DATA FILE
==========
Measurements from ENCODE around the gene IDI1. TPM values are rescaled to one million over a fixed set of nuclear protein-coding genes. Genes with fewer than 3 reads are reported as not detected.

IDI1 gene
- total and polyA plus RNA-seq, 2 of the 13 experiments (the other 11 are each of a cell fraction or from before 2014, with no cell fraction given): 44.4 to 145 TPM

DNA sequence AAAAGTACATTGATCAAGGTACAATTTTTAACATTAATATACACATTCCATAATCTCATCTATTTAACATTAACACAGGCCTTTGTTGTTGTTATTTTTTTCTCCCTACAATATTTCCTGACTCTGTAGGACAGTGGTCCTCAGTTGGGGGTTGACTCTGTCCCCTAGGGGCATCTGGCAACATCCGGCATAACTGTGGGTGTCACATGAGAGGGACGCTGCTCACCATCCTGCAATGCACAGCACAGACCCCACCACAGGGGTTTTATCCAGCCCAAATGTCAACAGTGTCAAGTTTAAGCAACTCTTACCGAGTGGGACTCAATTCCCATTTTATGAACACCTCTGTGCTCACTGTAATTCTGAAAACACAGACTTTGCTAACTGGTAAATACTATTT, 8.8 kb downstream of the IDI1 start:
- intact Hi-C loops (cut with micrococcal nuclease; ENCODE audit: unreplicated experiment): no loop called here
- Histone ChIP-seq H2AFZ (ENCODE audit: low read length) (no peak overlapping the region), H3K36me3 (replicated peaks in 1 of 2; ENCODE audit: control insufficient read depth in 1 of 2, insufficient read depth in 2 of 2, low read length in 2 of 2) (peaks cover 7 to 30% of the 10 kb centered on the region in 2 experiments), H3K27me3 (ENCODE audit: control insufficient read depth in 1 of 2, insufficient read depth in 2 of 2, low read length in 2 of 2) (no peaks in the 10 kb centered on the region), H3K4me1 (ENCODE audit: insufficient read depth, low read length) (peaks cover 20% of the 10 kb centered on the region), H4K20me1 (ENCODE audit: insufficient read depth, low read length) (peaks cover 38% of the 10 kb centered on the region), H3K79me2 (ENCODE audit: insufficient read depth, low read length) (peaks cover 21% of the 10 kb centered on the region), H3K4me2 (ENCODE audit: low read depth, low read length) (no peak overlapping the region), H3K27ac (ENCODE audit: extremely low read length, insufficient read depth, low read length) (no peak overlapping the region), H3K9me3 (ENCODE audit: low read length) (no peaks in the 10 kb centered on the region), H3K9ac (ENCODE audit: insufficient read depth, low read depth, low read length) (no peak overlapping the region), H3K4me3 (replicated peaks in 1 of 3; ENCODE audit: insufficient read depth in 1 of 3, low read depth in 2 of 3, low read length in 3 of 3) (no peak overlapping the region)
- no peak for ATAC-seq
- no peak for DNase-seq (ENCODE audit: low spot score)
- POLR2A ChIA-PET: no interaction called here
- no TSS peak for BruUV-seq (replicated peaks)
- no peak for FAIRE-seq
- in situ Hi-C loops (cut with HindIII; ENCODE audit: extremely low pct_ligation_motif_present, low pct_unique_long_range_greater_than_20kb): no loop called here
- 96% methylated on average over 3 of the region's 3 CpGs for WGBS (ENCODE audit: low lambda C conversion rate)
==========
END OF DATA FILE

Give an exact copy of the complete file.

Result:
Measurements from ENCODE around the gene IDI1. TPM values are rescaled to one million over a fixed set of nuclear protein-coding genes. Genes with fewer than 3 reads are reported as not detected.

IDI1 gene
- total and polyA plus RNA-seq, 2 of the 13 experiments (the other 11 are each of a cell fraction or from before 2014, with no cell fraction given): 44.4 to 145 TPM

DNA sequence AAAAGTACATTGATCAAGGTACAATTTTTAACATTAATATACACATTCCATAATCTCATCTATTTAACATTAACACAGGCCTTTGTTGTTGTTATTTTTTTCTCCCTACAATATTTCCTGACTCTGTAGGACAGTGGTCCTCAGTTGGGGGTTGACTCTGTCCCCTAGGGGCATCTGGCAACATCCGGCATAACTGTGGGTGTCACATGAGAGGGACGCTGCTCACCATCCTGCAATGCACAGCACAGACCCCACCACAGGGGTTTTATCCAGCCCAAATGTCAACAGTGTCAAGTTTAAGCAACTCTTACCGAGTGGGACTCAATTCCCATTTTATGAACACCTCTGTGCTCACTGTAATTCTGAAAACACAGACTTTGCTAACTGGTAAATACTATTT, 8.8 kb downstream of the IDI1 start:
- intact Hi-C loops (cut with micrococcal nuclease; ENCODE audit: unreplicated experiment): no loop called here
- Histone ChIP-seq H2AFZ (ENCODE audit: low read length) (no peak overlapping the region), H3K36me3 (replicated peaks in 1 of 2; ENCODE audit: control insufficient read depth in 1 of 2, insufficient read depth in 2 of 2, low read length in 2 of 2) (peaks cover 7 to 30% of the 10 kb centered on the region in 2 experiments), H3K27me3 (ENCODE audit: control insufficient read depth in 1 of 2, insufficient read depth in 2 of 2, low read length in 2 of 2) (no peaks in the 10 kb centered on the region), H3K4me1 (ENCODE audit: insufficient read depth, low read length) (peaks cover 20% of the 10 kb centered on the region), H4K20me1 (ENCODE audit: insufficient read depth, low read length) (peaks cover 38% of the 10 kb centered on the region), H3K79me2 (ENCODE audit: insufficient read depth, low read length) (peaks cover 21% of the 10 kb centered on the region), H3K4me2 (ENCODE audit: low read depth, low read length) (no peak overlapping the region), H3K27ac (ENCODE audit: extremely low read length, insufficient read depth, low read length) (no peak overlapping the region), H3K9me3 (ENCODE audit: low read length) (no peaks in the 10 kb centered on the region), H3K9ac (ENCODE audit: insufficient read depth, low read depth, low read length) (no peak overlapping the region), H3K4me3 (replicated peaks in 1 of 3; ENCODE audit: insufficient read depth in 1 of 3, low read depth in 2 of 3, low read length in 3 of 3) (no peak overlapping the region)
- no peak for ATAC-seq
- no peak for DNase-seq (ENCODE audit: low spot score)
- POLR2A ChIA-PET: no interaction called here
- no TSS peak for BruUV-seq (replicated peaks)
- no peak for FAIRE-seq
- in situ Hi-C loops (cut with HindIII; ENCODE audit: extremely low pct_ligation_motif_present, low pct_unique_long_range_greater_than_20kb): no loop called here
- 96% methylated on average over 3 of the region's 3 CpGs for WGBS (ENCODE audit: low lambda C conversion rate)